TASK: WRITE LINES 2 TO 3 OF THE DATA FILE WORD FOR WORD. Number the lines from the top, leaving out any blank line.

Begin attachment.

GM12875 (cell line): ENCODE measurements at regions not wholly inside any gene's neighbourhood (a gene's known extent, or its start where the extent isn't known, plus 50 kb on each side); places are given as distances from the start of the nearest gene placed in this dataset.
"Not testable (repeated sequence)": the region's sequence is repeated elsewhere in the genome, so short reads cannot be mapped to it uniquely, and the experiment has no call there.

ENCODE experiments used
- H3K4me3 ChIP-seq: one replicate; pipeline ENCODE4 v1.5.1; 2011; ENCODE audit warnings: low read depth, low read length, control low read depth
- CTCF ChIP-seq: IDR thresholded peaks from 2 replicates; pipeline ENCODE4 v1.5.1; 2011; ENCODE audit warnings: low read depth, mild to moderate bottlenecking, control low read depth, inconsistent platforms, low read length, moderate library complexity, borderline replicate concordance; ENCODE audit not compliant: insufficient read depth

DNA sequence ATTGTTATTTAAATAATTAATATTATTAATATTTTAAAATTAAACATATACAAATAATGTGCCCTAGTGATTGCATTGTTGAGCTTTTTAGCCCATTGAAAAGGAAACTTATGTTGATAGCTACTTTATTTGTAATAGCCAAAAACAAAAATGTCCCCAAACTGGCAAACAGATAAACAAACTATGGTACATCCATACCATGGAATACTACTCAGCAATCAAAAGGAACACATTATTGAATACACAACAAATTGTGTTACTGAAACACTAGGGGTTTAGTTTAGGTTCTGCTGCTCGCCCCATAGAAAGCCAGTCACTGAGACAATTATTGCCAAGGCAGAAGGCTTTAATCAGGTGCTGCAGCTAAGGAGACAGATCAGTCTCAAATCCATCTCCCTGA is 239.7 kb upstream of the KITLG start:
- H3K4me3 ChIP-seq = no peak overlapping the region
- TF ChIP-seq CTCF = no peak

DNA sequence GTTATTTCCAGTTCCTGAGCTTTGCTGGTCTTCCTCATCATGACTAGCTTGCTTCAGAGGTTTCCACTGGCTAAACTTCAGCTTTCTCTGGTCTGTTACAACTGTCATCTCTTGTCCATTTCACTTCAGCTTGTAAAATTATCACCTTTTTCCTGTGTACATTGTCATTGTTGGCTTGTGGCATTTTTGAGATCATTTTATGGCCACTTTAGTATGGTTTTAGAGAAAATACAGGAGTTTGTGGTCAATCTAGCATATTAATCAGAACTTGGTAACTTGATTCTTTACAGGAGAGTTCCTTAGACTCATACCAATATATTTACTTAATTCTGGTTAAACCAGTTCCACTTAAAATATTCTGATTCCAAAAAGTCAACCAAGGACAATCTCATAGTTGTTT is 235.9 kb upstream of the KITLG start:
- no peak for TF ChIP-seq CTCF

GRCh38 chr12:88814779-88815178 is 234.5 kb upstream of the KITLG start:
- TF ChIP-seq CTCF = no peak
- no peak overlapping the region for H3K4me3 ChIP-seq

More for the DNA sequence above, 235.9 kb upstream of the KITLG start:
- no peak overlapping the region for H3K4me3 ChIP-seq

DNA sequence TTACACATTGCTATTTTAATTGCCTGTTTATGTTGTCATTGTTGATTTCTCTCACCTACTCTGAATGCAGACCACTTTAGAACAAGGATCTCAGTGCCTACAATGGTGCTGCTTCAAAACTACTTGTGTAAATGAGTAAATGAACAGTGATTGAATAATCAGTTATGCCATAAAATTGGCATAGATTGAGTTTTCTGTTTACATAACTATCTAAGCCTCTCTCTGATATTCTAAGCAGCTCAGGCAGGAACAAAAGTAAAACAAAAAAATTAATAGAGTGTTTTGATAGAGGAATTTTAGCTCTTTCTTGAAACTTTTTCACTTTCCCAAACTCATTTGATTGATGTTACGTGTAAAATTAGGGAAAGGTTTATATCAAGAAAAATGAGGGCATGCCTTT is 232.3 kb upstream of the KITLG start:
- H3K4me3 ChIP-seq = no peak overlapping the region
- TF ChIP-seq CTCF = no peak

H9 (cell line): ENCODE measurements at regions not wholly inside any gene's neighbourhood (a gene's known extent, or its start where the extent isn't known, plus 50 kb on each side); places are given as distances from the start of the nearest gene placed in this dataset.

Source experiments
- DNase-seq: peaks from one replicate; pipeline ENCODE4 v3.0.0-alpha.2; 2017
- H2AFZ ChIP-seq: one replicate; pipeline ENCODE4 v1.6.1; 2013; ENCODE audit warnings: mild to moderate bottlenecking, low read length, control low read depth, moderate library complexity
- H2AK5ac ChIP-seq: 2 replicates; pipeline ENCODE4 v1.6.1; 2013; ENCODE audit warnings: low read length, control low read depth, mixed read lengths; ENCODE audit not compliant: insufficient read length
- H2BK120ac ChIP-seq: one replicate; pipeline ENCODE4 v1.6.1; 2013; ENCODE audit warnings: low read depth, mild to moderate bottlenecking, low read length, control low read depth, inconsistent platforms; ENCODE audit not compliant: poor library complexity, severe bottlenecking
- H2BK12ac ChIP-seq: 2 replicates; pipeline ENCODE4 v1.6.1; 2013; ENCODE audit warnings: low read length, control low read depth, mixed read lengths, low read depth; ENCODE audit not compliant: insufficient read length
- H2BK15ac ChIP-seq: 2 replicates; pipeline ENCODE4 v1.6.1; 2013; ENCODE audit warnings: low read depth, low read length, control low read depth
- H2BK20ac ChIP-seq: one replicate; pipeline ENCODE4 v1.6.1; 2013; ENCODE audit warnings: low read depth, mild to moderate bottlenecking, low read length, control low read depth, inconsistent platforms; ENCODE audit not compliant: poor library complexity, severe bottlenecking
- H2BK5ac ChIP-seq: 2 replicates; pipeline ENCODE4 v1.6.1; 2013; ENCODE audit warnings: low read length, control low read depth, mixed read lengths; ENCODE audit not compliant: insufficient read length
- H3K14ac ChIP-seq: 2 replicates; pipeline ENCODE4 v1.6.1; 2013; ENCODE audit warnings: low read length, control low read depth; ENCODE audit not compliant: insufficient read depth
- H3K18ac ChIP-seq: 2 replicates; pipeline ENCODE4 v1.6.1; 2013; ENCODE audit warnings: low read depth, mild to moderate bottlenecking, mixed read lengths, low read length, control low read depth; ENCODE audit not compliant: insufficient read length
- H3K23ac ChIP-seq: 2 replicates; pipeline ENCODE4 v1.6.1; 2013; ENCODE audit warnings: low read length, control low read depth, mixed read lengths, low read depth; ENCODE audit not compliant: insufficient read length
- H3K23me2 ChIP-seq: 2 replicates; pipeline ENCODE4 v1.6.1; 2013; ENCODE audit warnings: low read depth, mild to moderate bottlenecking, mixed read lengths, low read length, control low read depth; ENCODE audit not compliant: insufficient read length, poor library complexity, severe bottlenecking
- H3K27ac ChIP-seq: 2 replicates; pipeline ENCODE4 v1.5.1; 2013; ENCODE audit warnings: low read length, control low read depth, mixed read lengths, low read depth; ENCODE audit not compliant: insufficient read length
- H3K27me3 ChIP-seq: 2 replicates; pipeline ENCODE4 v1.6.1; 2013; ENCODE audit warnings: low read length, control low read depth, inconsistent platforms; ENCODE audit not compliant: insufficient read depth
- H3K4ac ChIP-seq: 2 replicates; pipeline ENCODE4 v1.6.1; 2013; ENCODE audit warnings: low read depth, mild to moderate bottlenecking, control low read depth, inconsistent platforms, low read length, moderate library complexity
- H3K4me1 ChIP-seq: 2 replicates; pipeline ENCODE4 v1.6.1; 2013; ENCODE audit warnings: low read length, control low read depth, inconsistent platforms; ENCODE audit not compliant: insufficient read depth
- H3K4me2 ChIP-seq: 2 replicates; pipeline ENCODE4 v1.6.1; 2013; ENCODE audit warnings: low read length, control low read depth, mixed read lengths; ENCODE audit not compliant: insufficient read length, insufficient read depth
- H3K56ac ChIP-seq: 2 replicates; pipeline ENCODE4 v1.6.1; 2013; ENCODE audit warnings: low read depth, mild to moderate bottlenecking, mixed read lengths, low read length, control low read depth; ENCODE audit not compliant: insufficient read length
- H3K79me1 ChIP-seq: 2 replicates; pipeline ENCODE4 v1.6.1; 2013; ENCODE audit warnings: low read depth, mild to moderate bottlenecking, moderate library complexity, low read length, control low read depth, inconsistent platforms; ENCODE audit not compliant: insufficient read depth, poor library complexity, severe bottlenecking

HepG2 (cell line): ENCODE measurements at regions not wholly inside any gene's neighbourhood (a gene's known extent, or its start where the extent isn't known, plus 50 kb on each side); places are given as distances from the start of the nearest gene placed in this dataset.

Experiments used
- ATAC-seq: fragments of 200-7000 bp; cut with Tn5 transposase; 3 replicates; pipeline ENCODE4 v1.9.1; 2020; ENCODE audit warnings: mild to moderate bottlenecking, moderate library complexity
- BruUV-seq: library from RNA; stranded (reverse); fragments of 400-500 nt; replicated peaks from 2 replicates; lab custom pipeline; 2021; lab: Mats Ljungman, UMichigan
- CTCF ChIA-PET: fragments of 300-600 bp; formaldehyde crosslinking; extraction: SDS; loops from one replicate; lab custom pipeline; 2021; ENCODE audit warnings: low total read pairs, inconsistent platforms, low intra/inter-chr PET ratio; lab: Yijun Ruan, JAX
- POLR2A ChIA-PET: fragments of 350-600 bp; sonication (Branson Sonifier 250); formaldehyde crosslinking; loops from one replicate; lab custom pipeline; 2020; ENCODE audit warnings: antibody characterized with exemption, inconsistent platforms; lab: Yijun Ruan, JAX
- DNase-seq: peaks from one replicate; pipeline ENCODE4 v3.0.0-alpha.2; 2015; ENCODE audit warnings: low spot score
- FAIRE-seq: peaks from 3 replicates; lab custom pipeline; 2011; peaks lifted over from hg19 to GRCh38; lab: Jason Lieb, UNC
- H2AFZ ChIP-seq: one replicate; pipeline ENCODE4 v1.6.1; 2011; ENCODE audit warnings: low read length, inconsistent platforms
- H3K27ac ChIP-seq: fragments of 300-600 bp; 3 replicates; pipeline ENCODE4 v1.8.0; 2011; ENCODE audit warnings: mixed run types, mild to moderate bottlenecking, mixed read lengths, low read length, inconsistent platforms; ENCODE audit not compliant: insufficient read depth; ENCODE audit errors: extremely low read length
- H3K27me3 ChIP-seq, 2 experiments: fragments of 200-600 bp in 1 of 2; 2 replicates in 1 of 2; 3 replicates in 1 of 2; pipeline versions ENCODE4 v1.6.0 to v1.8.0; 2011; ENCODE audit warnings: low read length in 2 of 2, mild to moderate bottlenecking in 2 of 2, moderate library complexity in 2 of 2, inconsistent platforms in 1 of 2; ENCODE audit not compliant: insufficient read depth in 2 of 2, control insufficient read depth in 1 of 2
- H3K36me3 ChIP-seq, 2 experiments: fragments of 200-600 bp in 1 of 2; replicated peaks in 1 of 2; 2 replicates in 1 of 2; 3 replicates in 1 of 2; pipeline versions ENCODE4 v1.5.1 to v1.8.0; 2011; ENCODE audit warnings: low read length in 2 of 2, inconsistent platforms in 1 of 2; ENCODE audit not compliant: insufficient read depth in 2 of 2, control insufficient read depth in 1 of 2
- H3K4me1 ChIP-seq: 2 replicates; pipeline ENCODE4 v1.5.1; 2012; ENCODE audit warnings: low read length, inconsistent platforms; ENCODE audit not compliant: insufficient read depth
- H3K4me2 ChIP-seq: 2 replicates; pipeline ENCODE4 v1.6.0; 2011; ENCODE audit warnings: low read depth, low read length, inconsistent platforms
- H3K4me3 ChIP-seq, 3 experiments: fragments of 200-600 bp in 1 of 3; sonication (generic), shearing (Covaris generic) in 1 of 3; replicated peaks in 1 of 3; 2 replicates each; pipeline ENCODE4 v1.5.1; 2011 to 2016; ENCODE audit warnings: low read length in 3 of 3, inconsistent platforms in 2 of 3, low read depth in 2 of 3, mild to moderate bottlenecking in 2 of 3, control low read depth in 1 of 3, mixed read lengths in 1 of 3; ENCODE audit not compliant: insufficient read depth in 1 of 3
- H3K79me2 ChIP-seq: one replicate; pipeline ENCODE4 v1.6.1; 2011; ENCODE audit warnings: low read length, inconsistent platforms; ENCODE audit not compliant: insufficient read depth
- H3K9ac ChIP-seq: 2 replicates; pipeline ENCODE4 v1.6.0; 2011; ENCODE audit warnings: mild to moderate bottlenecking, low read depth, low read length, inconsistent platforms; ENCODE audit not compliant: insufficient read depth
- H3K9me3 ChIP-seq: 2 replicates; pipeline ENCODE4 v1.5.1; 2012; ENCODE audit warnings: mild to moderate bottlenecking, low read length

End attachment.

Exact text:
"Not testable (repeated sequence)": the region's sequence is repeated elsewhere in the genome, so short reads cannot be mapped to it uniquely, and the experiment has no call there.

ENCODE experiments used